Glyphosate Harms Mycology and Earthworm Populations

What role do earth worms play in productive soil life?

A great video about the role of earth worms and their gut bacteria on feeding microbes that help fix nitrogen in soils.

What are humans doing to harm Mycology and Earthworm Populations?

    Humans are harming the soil by:

  • Watering their lawn with tap water high in cholorine with little to no living microbes.
  • Using Round Up to “manage weeds”
  • Using Nitrogen only Fertizlers without microbes to “fertilize their lawns.”

“A profound shift in bacterial populationswas observed in all exposed earthworms with Proteobacteria becoming the dominant phylum. Affected bacteria were mostly from the genus Enterobacter, Pantoea and Pseudomonas, which together represented approximately 80 % of the total abundance assigned at the genus level in exposed earthworms, while they were present at a minor abundance (∼1%) in unexposed earthworms.”

Glyphosate is the main igredient of Round Up, a Monsanto product. Monsanto is owned by Bayer Chemical Company.

“Our findings indicated reduced species number, density and biomass of earthworms, and increased net carbon mineralization rate in plots with GBH. The plots managed with glyphosate presented a negative effect on the earthworm parameters measured, and we conclude that the earthworms therefore acted as indicators of perturbation. It is also possible that this effect could be due to factors unrelated to the glyphosate that were not considered in this study, such as chemical fertilization or legume litter spatial variability, among others.”

Both Nitrogen only fertilizers without microbes, with salt cystals as the main medium to prevent microbal growth produced by Bayer, as well as Round Up are contributing to the decline of life activity in our soils world wide.

“We found that herbicides significantly decreased root mycorrhization, soil AMF spore biomass, vesicles and propagules. Herbicide application and earthworms increased soil hyphal biomass and tended to reduce soil water infiltration after a simulated heavy rainfall. Herbicide application in interaction with AMF led to slightly heavier but less active earthworms. Leaching of glyphosate after a simulated rainfall was substantial and altered by earthworms and AMF. These sizeable changes provide impetus for more general attention to side-effects of glyphosate-based herbicides on key soil organisms and their associated ecosystem services.”

Community Supported Agriculture | CSA Offerings for the North Fork Valley in Colorado

It would be nice if there was an “UberEats” for fresh foods, and healthy nutritious foods were available at a truck stop, or a gas station. Welp, that is our goal with healing food deserts around the earth. Lot’s of talk about the growing of food in outer space, because it would be very interesting to see that happen, but the truth is that our current home here on earth needs our upmost attention. Our efforts and energy have transitioned from using synthetic lighting in a shipping container for the purposes of growing food for restaurants and schools in food deserts, to using natural sunlight in greenhouses as well as our Patent Pending SKU Generation technology using Geo-location for Food Production and Adulteration so that consumers know:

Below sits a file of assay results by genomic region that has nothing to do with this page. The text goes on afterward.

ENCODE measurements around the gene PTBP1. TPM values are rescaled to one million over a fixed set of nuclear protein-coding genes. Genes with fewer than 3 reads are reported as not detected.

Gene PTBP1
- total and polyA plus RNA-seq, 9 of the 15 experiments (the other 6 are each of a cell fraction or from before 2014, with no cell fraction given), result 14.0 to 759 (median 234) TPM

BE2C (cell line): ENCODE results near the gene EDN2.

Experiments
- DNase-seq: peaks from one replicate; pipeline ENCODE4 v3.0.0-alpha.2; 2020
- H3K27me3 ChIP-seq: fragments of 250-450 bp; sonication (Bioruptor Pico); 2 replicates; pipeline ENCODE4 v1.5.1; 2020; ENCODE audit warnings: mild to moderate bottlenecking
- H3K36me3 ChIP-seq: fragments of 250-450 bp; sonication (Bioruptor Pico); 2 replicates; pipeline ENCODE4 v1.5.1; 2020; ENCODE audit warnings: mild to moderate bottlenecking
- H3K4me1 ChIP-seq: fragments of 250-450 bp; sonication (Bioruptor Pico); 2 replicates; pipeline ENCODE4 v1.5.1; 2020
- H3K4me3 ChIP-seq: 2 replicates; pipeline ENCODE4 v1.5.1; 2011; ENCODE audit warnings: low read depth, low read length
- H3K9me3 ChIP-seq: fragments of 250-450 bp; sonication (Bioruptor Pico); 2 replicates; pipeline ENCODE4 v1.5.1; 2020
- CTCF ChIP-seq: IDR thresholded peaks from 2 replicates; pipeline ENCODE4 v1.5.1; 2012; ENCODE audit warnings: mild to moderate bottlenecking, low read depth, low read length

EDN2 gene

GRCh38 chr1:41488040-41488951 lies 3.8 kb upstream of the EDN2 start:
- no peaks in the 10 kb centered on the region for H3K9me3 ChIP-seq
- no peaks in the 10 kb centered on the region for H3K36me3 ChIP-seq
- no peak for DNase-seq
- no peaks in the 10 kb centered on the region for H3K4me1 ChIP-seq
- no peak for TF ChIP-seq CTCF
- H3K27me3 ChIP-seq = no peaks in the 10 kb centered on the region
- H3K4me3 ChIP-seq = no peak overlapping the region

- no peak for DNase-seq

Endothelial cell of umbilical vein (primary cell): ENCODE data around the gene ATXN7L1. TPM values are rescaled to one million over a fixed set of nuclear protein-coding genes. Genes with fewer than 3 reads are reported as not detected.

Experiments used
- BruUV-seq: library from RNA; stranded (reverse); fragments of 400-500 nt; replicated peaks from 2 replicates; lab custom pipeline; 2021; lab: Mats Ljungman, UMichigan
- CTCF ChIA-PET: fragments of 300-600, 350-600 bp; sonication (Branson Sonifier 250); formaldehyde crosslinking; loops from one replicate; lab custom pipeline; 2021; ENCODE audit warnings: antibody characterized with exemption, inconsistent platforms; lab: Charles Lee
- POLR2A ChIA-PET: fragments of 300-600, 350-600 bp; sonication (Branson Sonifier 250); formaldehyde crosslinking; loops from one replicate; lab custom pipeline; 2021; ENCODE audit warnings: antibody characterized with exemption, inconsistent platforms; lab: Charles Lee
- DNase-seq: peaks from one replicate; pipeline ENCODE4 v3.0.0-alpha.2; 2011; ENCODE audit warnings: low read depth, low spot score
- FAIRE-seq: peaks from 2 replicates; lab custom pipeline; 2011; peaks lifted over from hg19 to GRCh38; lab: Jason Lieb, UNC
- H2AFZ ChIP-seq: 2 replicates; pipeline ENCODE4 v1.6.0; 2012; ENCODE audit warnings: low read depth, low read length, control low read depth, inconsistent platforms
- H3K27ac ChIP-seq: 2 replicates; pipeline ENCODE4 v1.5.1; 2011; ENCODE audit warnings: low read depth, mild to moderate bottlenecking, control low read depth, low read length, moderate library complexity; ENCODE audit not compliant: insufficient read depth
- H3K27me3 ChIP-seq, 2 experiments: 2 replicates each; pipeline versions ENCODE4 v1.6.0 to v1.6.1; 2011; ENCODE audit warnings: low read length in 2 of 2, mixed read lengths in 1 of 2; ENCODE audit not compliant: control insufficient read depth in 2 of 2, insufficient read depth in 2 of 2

• where their food was grown,
  • how it was grown,
  • what ingredients were used in the soil and foliar feedings,
  • as well as How much energy was used to grow the food.

This is what we call the “carbon fingerprint” of our food. The recipes that we cook with require fresh ingredients of nutritious fruits, vegetables, mushrooms, and nuts. Increasing our soil’s health will increase our soul’s health as we continue to feed or surroundings with all natural ingredients. We want to share that interaction with our earth with as many as possible. From non-fertilized, farm fresh chicken eggs, to Oak Grown Lion’s Mane, Turkey Tail, Blue Oyster, Pearl Oyster and Wine Cap Mushrooms.

We aim to deliver fresh produce, fruits, vegetables, eggs, mushrooms and more to our neighbors in the North Fork Valley using the CSA or Community Supported Agriculture model to supply homes, schools, restaurants, gas stations, truck stops, and eventually grocery stores with fresh foods. In order to make this dream happen, we need help with resources, in equipment, in labor, in finances, in delivery as well as getting the word out to potential food share holders who are willing to pre-purchase shares of crops.

Here is how that works with the social distancing protocols that seem to be shaping our world. We will list our potential produce for sale here on our website, in a check list style order format. Each crop varietal will have a cost associated with each produce, such as an apple will cost $.50 and we will have a limited supply of them usually harvested in September and October. These apples will be for sale now, with a delivery date at the time of harvest. Only 200 will be available.

First come first serve basis, so once a crop is sold out, that is it, and it will not be available until next season, with our goal to increase our ability to produce as our customer base grows. We have already purchased our seeds for this season with heirlooms being our goal to grow. We had plans to offer a discounted version of our products with the trade off in labor, meaning food boxes could be free for those folks who would work in exchange for food. Customers could come and harvest their own foods for a discounted amounts, however we are limiting this option until the world calms down with it’s virtual insanity.

Kimber the dog looking all majestic
Kimber the dog looking all majestic

Winter was a great lesson in preparedness. We are just now thawing out in the shade, and have had to thaw out several times this season. Glad spring has sprung.

Sanity Farms Winter Overburden
Sanity Farms Winter Overburden